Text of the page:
…any covenant to negotiate in good faith, as any other contractual obligation, must be interpreted in accordance with the intention of the parties in the context in which the agreement was negotiated and executed.  The issue is not whether a court should imply an obligation to negotiate in good faith as a matter of commercial morality but rather whether the parties themselves understood from the circumstances in which an express commitment to negotiate in good faith was given, and intended in those circumstances, that any breach of the specific commitment was to have some legal consequence.  In this regard, in my opinion, Siga and the case law cited therein reflect a much more nuanced and modern understanding of commercial realities than the arbitrary and formulaic approach evidenced in the case law which would exclude the possibility of an enforceable obligation to negotiate in good faith under all circumstances. (para 108)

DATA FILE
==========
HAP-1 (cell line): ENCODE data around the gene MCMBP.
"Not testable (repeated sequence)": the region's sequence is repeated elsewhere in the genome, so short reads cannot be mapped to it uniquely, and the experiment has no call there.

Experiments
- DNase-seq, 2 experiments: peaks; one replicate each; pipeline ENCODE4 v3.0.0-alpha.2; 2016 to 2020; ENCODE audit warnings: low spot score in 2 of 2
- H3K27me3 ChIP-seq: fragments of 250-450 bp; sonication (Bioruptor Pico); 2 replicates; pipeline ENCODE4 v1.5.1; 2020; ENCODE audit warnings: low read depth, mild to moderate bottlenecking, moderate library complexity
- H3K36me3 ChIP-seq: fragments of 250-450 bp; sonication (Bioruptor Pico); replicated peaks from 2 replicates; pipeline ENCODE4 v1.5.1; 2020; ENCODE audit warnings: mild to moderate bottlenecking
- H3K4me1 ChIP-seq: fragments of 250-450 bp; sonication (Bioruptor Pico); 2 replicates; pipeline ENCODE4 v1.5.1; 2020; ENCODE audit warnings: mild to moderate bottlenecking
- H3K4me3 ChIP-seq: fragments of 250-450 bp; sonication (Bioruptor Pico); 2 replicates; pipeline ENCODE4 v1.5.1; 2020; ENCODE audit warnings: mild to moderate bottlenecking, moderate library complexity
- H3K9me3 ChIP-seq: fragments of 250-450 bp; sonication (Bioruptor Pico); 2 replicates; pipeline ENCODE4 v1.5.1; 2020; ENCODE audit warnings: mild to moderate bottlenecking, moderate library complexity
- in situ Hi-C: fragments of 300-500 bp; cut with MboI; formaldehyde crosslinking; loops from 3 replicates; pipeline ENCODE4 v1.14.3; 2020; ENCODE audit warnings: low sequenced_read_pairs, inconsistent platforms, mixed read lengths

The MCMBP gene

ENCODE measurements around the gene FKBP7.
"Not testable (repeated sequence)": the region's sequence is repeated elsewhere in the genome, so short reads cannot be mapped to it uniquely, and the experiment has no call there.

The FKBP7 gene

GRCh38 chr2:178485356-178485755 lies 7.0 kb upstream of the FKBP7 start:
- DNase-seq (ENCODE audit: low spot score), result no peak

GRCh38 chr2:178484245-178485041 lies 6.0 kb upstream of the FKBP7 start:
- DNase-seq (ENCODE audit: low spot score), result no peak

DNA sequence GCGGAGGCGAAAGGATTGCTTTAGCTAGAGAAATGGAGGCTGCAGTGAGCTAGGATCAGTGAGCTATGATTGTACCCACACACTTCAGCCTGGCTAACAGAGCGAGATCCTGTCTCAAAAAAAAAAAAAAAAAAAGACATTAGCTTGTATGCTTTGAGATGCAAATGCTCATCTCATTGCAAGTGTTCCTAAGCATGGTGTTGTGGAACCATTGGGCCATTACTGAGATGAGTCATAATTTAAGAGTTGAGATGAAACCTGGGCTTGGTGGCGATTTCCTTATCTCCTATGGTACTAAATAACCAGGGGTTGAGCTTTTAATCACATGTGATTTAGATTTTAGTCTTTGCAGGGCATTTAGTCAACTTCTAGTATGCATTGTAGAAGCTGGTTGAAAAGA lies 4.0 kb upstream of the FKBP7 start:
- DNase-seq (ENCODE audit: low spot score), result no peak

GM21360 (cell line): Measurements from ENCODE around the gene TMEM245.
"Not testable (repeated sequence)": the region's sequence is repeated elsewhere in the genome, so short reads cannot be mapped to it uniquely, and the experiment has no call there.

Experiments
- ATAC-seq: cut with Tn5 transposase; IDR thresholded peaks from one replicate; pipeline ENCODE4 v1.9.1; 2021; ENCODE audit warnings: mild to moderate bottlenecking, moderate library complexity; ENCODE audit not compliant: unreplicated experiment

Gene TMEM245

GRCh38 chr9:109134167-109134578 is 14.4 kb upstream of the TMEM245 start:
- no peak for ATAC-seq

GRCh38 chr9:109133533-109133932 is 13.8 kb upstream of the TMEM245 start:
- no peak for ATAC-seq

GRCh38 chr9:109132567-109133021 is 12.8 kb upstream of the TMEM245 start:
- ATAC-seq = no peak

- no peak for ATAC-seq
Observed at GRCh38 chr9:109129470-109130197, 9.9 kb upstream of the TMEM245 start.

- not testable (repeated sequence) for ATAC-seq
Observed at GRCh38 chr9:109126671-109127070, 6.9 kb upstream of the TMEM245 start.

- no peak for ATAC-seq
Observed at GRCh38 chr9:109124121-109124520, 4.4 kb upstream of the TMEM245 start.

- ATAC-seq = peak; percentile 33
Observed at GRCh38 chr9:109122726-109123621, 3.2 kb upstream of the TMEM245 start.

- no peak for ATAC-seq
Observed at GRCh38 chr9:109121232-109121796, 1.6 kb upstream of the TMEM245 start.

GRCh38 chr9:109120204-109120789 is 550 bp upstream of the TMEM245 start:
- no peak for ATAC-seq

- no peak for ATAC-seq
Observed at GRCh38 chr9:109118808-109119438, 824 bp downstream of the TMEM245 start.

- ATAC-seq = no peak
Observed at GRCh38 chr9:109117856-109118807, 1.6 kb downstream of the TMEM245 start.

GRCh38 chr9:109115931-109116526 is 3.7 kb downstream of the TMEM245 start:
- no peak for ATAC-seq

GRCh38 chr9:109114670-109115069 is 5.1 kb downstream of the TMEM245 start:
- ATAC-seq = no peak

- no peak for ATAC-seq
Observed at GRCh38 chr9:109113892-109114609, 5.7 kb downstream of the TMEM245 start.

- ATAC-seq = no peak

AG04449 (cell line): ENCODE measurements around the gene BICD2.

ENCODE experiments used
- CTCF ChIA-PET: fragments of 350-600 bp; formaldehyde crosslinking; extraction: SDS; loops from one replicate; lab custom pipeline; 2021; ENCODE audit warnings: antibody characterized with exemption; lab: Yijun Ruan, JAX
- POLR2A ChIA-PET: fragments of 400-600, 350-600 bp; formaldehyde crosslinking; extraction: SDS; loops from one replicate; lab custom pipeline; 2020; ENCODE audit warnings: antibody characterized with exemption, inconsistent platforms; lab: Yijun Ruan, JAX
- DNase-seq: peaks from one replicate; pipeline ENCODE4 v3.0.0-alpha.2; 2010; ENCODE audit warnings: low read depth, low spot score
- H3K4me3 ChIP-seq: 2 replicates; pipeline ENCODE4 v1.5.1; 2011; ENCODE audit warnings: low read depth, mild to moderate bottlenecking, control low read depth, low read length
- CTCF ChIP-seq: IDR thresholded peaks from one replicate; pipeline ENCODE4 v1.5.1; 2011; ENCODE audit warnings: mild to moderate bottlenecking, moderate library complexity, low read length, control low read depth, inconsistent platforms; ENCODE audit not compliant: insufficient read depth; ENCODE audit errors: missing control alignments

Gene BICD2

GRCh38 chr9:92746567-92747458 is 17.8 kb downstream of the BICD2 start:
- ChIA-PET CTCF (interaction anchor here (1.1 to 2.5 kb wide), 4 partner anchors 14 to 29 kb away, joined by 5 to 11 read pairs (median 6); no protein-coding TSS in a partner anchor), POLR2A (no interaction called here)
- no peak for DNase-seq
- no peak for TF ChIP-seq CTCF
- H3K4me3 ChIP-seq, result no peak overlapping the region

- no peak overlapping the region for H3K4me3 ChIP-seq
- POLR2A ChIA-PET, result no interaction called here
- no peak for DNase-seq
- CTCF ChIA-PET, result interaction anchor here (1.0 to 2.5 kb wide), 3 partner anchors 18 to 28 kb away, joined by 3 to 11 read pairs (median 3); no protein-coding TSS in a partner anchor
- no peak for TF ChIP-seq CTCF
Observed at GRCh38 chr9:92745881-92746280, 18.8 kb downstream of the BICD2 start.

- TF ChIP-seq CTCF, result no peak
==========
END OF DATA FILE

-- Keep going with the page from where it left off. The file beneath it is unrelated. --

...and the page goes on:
One of Miller’s positions on the issue was that the negotiations contemplated by section 2.1(b) of Amendment No. 2 were not a condition precedent to its right to exercise its option to terminate and alternatively, that all contractual provisions to negotiate in good faith are unenforceable. Justice Wilton-Siegel noted that Molson refrained from arguing that the obligation of good faith negotiation in the licence agreement was enforceable but instead raised it as a basis for a serious issue to be tried.

His Honour then went on to analyze the issue “in terms of the enforceability of a commitment to negotiate a specified matter in good faith, given consideration for the commitment, in a document purporting to be binding on the parties”, examined the case law and drew the following principle conclusions: